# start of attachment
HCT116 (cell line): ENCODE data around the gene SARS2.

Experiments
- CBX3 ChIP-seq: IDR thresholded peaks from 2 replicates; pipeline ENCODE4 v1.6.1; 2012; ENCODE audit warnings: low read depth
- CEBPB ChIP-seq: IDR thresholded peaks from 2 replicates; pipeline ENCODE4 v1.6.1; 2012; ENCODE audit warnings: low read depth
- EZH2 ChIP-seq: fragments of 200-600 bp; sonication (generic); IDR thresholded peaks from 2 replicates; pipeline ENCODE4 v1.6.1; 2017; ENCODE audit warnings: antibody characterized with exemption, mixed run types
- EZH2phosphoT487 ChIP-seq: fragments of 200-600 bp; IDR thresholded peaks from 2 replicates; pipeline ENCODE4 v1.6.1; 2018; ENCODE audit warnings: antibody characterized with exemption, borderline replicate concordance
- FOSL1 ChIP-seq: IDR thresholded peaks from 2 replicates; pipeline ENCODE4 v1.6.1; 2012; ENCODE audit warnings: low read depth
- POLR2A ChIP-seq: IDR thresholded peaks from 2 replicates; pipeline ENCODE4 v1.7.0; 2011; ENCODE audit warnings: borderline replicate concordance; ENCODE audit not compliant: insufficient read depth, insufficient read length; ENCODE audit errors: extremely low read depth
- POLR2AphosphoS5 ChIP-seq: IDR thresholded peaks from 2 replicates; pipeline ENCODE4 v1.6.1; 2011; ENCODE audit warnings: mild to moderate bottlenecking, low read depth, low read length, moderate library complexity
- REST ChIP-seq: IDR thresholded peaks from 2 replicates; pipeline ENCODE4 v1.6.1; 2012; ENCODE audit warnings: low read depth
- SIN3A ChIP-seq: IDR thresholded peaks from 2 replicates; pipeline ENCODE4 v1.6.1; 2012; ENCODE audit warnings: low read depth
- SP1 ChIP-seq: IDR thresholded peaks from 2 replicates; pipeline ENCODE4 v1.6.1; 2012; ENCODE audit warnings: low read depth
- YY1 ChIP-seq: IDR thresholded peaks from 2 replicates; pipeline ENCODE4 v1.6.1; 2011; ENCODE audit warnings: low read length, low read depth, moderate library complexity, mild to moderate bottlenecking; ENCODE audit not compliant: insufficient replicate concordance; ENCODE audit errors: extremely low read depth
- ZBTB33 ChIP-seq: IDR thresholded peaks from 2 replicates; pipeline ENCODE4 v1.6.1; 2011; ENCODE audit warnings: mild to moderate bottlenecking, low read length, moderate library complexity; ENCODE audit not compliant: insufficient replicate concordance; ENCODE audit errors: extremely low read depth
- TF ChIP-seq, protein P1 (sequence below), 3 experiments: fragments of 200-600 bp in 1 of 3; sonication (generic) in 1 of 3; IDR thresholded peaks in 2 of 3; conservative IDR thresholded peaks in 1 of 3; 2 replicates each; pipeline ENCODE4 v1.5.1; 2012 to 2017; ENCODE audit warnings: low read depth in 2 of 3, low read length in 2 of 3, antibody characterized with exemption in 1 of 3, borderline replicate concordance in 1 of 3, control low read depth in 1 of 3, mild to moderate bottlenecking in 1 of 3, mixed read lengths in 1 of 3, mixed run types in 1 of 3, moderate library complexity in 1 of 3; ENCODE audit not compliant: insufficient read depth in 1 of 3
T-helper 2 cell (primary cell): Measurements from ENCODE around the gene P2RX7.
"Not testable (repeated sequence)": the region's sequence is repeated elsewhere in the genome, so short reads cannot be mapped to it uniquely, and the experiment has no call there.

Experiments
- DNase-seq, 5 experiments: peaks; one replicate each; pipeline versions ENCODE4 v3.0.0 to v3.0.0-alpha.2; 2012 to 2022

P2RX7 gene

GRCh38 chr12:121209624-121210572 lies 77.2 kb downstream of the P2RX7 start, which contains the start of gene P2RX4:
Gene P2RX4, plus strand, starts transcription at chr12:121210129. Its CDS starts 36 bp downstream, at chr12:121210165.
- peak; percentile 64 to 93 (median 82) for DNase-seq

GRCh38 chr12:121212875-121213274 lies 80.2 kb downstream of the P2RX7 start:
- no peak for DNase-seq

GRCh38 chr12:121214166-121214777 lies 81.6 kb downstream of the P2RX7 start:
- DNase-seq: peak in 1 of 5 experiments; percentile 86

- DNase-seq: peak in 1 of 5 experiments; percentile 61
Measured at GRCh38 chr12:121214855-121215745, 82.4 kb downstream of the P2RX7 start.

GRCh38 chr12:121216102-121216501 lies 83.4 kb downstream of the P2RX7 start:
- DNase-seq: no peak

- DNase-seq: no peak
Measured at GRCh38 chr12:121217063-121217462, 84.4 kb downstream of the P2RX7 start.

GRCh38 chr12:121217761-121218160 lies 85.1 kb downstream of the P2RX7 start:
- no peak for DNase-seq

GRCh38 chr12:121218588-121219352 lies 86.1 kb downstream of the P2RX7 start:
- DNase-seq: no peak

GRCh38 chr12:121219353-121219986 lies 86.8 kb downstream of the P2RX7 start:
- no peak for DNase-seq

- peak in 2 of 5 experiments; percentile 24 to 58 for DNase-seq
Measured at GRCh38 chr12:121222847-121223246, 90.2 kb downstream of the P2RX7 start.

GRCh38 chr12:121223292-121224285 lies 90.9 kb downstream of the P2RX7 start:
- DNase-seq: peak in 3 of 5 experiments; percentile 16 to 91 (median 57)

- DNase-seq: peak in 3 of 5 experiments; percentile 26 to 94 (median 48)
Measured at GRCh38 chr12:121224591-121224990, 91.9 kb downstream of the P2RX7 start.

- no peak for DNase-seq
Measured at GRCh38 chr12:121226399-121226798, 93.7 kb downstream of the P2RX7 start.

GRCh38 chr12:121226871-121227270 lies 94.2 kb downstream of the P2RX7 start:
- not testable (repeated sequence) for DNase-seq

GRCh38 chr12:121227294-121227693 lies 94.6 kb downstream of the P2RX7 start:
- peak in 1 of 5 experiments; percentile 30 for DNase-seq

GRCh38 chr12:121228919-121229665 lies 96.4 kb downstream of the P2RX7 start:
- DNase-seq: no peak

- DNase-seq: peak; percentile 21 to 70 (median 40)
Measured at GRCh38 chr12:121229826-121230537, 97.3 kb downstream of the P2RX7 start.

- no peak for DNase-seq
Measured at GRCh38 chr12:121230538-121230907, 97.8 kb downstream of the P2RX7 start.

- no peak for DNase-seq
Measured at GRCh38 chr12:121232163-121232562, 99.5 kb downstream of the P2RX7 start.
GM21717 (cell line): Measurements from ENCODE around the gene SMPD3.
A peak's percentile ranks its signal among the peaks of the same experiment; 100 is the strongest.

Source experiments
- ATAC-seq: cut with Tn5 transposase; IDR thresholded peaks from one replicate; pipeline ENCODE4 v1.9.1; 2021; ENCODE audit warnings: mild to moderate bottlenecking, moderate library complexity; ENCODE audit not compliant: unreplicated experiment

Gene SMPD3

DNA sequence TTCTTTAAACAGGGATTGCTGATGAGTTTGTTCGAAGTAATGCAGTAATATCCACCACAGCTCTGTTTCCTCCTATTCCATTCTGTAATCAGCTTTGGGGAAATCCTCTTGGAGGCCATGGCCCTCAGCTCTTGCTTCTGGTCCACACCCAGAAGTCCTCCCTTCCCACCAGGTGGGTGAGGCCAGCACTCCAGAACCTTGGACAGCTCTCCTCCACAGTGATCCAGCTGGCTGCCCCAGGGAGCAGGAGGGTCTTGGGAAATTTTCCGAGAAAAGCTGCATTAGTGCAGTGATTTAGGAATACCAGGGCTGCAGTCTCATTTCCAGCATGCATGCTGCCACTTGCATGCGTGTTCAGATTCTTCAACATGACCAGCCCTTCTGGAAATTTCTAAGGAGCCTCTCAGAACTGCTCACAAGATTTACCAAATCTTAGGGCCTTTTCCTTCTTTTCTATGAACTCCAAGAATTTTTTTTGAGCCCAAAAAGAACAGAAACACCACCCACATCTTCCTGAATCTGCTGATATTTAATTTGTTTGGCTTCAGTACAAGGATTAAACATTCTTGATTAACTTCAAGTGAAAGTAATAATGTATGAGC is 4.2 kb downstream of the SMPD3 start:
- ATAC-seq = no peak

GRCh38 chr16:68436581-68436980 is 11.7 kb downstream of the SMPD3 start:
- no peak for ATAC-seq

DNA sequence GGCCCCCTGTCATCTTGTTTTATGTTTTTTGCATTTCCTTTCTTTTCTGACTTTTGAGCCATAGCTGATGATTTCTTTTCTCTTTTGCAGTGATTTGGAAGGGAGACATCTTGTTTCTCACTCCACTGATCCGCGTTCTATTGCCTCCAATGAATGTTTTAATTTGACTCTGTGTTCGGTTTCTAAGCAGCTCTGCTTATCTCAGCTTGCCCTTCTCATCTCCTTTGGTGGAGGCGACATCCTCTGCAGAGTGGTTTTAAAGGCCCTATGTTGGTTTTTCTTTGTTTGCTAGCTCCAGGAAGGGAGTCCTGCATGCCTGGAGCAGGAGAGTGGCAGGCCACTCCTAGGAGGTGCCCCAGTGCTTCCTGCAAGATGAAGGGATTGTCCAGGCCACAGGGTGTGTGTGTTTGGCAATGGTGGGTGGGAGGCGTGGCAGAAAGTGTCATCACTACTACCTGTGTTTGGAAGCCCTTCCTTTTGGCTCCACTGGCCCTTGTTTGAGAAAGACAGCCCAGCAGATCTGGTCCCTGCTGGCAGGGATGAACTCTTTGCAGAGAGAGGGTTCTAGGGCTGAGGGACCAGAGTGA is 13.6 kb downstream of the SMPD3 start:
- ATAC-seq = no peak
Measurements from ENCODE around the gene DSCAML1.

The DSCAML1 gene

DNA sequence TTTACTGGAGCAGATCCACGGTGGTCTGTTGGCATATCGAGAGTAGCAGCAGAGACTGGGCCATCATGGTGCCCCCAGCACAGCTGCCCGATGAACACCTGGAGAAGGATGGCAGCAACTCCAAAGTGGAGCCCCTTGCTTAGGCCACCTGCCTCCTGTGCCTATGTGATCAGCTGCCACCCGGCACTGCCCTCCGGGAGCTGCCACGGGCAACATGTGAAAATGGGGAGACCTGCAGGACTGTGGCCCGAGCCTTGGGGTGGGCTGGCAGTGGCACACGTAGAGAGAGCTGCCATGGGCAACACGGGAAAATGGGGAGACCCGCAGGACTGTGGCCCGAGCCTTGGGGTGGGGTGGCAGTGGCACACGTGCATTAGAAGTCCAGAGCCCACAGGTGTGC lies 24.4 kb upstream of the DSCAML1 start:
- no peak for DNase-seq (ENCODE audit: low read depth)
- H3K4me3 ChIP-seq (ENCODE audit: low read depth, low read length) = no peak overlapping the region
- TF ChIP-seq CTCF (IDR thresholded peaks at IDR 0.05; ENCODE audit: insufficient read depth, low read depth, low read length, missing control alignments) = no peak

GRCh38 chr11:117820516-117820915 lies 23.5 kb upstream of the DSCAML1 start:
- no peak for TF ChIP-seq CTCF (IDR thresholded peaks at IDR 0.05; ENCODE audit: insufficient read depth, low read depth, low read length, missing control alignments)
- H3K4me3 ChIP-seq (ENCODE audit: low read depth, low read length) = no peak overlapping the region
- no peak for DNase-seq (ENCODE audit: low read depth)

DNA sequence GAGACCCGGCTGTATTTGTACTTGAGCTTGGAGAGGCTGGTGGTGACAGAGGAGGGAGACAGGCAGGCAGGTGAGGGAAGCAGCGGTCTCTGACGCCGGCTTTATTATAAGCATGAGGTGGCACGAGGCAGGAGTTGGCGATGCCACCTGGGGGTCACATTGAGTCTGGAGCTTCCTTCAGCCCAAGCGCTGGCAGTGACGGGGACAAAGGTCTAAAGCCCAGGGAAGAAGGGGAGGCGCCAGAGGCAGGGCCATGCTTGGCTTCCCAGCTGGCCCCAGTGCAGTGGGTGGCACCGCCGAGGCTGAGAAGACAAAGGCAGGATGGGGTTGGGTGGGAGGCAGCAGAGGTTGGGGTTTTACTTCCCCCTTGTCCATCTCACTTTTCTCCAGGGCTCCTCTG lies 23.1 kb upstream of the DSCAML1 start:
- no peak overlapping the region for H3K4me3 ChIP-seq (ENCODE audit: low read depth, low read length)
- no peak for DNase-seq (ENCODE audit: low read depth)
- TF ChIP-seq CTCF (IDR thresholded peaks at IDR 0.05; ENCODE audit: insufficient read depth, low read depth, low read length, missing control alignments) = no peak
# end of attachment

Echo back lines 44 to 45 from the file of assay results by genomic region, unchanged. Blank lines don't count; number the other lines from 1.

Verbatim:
- DNase-seq: peak in 3 of 5 experiments; percentile 26 to 94 (median 48)
Measured at GRCh38 chr12:121224591-121224990, 91.9 kb downstream of the P2RX7 start.